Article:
What it means, exactly, isn’t clear. But what it could mean is trouble for social networking. Facebook has been granted a patent on the Newsfeed--the method it uses for “displaying a news feed in a social network environment.” A method which looks amazingly similar to something that all other social networking sites do.
The questions raised are: What does the patent describe? And what does the patent cover? From the patent’s abstract we learn this: “The method includes generating news items regarding activities associated with a user of a social network environment and attaching an informational link associated with at least one of the activities, to at least one of the news items, as well as limiting access to the news items to a predetermined set of viewers and assigning an order to the news items.” Graphically, (from Figure 5 of the patent application), this looks like this:
Overall, it seems general enough to cover a lot of social networking activity, which could be a problem. A generous interpretation of the patent would give Facebook tremendous control over social networking.
While it is possible, according to Nick O’Neill at All Facebook, that the patent could be as significant as the original six degrees patent, he’s guessing it probably won’t be. While the patent seems to describe what takes place on Twitter, for example, O’Neill explains that it “appears that this patent surrounds implicit actions. This means status updates, which is what Twitter is based on, are not part of this patent. Instead, this is about stories about the actions of a user’s friends.” Maybe too fine a distinction of us to appreciate, perhaps, but O’Neill says the distinction is significant and could mean a lessening the patent’s potential impact.
Life, it seems, is never fair for any developer. Just ask the gurus behind Valve's Steam service. For the past many years, Steam has existed as the dominant digital-download platform of choice for gamers worldwide. While a few improvements have been built into the actual application one uses to access the Steam service, the program in question has remained relatively unchanged in its design for a good chunk of its recent existence. Which, in itself, is a polite way to say that it's been ages since an actual upgrade brought a new look, feel, and functionality to the Steam client.
As I think of the many different "platforms" on the Internet, I'm reminded of just how closed-off the Steam application is for conventional tweaking. Some of this is mandatory--there's only so much Valve wants you to be able to access for fear of somehow disrupting Steam's security techniques and gaining access to the vault of unlocked, free-to-download titles. Take a moment to wipe the drool off your keyboard; I'll wait.
What's stopping Valve from incorporating other open architectures into its service, however? What about Web-wide login protocols? Authentication for third-party services that could offer spin-offs of Steam's built-in stats-tracking? Heck, what about some customized user interface support?
Some might say Steam is too big to be able to successfully navigate open-source and open frameworks. To that, I say hogwash: If Facebook can do it, so can Valve!
It's tough to ignore the success both Twitter and Facebook have had on the social networking scene, so it shouldn't come as much suprise that Google wants in on the action too. But rather than create a new service altogether, the search giant is planning on adding functionality to its existing Gmail service, the Wall Street Journal reports.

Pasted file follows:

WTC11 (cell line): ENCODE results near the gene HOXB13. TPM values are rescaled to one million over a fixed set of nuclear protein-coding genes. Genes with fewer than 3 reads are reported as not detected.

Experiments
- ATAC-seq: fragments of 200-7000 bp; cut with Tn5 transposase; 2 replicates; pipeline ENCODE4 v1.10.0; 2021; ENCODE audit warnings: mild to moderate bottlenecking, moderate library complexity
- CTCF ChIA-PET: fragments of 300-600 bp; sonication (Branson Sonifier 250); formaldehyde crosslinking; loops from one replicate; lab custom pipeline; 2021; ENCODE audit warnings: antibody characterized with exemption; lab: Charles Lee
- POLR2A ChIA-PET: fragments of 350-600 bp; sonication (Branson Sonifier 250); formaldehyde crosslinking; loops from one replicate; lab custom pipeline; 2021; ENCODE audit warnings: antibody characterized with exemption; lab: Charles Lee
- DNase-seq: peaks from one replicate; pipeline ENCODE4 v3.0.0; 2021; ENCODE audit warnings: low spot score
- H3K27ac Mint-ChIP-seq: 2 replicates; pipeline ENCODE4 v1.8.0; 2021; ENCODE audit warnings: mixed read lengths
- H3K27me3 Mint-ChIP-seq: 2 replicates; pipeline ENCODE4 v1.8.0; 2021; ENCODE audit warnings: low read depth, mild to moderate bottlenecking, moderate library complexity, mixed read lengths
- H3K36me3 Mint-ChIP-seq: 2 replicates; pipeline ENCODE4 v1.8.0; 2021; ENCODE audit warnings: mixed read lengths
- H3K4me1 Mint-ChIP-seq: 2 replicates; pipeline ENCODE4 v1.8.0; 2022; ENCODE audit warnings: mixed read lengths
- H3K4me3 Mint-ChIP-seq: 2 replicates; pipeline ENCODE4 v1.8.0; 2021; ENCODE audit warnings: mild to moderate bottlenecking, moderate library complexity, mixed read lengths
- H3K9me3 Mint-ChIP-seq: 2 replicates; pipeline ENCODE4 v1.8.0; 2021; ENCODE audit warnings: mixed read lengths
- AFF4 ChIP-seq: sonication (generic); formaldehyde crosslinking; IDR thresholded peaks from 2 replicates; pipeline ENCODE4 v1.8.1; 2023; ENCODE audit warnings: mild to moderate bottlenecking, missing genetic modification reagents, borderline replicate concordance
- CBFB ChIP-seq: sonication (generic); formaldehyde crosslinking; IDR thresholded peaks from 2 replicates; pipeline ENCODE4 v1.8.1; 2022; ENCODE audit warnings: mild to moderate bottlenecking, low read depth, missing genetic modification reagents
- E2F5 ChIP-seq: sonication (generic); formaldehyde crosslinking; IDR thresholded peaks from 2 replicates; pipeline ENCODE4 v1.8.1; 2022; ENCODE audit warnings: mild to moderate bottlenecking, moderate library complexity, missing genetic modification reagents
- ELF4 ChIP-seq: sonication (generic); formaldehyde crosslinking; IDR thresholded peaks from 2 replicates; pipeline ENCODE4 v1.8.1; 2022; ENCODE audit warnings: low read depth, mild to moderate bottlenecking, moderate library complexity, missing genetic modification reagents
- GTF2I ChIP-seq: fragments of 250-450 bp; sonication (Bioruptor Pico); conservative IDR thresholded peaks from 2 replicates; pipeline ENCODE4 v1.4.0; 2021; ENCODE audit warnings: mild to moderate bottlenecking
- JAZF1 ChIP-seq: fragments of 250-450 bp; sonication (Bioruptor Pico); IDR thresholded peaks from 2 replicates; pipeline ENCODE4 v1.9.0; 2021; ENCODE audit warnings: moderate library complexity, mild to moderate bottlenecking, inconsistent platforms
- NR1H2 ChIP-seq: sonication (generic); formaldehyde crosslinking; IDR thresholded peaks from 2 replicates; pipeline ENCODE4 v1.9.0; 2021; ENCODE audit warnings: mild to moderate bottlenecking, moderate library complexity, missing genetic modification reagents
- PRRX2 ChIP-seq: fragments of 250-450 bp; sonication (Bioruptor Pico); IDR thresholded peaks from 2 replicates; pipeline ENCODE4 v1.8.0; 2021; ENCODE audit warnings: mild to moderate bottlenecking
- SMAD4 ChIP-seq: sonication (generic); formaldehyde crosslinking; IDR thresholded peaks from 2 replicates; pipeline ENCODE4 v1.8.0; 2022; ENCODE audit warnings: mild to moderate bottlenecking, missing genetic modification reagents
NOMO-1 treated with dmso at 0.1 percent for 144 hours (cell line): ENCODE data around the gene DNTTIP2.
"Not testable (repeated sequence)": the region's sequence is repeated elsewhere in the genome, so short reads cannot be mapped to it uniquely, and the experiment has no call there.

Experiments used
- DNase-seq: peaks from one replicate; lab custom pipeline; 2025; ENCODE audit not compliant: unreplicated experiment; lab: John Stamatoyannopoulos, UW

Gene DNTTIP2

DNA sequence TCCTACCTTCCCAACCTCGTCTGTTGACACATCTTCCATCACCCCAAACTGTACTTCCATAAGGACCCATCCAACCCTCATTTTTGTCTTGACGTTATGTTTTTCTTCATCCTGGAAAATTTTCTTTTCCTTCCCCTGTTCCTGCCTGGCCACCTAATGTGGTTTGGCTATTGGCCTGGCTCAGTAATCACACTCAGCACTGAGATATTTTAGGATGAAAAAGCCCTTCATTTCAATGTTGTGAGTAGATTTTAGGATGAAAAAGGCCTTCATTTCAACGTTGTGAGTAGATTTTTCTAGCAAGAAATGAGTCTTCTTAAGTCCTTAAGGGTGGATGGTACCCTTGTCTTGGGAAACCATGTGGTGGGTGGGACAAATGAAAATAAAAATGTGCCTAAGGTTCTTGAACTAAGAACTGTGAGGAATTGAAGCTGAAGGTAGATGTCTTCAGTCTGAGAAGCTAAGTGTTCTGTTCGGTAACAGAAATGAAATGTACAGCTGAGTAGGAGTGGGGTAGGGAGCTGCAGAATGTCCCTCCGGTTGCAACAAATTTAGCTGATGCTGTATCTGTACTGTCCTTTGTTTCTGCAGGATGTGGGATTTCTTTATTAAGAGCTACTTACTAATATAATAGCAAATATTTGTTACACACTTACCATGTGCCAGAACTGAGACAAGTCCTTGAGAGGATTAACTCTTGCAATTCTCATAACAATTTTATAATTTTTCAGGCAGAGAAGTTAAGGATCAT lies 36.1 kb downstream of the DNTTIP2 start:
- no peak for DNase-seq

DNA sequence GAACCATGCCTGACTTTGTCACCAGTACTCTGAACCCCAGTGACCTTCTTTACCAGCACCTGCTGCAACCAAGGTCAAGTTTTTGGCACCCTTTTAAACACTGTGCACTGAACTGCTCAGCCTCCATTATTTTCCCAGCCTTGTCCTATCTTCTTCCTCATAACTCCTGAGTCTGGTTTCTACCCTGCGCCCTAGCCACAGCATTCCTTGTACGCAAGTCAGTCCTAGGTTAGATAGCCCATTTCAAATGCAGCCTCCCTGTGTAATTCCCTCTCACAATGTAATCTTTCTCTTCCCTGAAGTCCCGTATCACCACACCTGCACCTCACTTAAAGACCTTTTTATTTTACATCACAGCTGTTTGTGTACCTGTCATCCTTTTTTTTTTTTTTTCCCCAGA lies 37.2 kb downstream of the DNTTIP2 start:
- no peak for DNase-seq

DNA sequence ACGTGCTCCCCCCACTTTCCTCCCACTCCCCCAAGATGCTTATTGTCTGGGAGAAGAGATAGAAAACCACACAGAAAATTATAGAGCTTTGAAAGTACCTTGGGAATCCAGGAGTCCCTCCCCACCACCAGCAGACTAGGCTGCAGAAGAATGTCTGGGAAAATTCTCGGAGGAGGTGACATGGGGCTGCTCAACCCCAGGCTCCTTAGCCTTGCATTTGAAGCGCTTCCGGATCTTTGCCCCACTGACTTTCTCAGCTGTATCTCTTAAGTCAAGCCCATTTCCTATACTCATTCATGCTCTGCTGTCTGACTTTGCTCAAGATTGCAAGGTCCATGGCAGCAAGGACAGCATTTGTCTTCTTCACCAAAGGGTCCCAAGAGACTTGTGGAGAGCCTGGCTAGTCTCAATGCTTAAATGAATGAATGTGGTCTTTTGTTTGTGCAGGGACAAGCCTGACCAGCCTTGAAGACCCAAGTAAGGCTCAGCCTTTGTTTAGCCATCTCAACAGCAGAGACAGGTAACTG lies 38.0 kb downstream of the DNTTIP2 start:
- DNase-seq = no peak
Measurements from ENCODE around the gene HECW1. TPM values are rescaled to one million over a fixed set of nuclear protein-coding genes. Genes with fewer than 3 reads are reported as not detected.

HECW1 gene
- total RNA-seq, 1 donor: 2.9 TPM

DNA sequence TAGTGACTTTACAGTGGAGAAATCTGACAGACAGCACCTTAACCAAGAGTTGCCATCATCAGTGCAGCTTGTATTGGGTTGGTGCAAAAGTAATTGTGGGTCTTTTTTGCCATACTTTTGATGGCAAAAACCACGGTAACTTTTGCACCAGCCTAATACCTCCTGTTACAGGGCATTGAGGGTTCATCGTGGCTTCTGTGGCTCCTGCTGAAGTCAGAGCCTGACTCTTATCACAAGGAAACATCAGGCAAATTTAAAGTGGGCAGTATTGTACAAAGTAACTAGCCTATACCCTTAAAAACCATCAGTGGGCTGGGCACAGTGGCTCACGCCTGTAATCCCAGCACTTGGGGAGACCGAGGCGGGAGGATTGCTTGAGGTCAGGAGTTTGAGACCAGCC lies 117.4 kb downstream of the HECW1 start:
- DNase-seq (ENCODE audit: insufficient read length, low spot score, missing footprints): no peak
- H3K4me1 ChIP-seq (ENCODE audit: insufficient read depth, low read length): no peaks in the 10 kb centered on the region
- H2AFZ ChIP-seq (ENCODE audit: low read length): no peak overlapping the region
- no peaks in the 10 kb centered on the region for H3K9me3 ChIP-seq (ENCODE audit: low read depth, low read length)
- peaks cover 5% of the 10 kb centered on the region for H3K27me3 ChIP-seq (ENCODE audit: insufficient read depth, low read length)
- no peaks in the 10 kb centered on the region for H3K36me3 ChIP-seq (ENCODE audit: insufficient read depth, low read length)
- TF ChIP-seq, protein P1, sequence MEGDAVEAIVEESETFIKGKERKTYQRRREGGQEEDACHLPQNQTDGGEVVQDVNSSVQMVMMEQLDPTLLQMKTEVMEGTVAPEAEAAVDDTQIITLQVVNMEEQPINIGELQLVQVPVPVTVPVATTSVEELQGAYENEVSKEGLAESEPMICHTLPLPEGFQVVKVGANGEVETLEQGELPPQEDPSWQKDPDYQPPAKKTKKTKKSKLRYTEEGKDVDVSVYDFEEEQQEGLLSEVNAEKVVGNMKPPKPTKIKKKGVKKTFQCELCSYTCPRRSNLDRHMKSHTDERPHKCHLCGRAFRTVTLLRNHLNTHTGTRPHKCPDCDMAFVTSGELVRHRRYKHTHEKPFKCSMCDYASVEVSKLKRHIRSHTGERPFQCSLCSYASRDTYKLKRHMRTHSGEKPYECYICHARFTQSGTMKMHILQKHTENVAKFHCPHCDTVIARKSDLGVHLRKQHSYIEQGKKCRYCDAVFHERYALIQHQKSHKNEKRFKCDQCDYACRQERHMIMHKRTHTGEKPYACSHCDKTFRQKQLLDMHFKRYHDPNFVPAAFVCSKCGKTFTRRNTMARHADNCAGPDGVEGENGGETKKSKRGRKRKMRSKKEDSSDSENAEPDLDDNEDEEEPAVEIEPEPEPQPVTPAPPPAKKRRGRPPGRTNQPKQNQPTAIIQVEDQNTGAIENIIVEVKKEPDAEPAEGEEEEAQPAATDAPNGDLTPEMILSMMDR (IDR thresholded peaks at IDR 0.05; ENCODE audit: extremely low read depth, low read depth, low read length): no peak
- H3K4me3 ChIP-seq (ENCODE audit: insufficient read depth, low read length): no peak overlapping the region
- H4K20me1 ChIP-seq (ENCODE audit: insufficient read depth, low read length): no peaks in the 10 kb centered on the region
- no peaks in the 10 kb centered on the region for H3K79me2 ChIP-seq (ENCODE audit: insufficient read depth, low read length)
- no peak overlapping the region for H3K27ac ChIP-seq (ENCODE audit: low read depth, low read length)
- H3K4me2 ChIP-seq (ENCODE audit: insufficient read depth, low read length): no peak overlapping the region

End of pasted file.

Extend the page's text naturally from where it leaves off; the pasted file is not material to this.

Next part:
Citing "people familiar with the matter," the WSJ says Google will announce the new Gmail feature very soon, perhaps as early as this week. This feature, the WSJ reports, will be a module added to the Gmail screen that will stream updates from whoever a user chooses to connect with.
Sometime down the line, the module will also tap into a connection's YouTube video and Picasa photo accounts and share that content as well, but it's not clear if this will be announced at the get-go or not.
A happy belated birthday goes out to Facebook, the mega-social networking site which turned six years old yesterday. And sure we're a day late in sending along our birthday wishes, but with 400 million users, we probably would have been drowned out in the crowd anyway.
Facebook's rise in popularity during its six-year run is pretty remarkable. In addition to boasting 400 million users, market research firm Hitwise says that the social networking site is a lead news reader, right behind Google, Yahoo, and MSN search. It's no longer just about fun and games.
"Facebook could be a major disruptor to the News and Media category," Hitwise noted. "And with the Wall Street Journal already publishing content to Facebook, perhaps the social network can avoid the run-ins that Google has suffered recently with Rupert Murdoch. We will continue to watch this space. "
It will be interesting to see what the next six years bring.
You don't hear much about Silverlight these days, but rest assured, Microsoft is still hard at work on the speedy little flash competitor. Of course, a platform is only as powerful as its applications, and a new Silverlight Facebook client does a fantastic job of showcasing this power. The lightweight and lightening fast new interface works on both Mac's and PC's, and is a significant improvement to the look and feel of Facebook.
Created using the developer preview edition of Silverlight 4, the new Facebook client pretty much bypasses any need you would ever have to visit the full website. You can access your groups, friends list, inbox, and even upload / manage your photo galleries. It makes a great alternative for those who wish to get caught up with family and friends in peace, while conveniently doing away with those pesky ads.